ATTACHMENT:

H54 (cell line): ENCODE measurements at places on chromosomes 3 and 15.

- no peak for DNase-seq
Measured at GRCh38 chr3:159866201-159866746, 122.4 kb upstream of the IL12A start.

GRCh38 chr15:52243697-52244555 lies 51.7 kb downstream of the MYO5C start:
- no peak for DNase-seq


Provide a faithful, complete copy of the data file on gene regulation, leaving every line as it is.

H54 (cell line): ENCODE measurements at places on chromosomes 3 and 15.

- no peak for DNase-seq
Measured at GRCh38 chr3:159866201-159866746, 122.4 kb upstream of the IL12A start.

GRCh38 chr15:52243697-52244555 lies 51.7 kb downstream of the MYO5C start:
- no peak for DNase-seq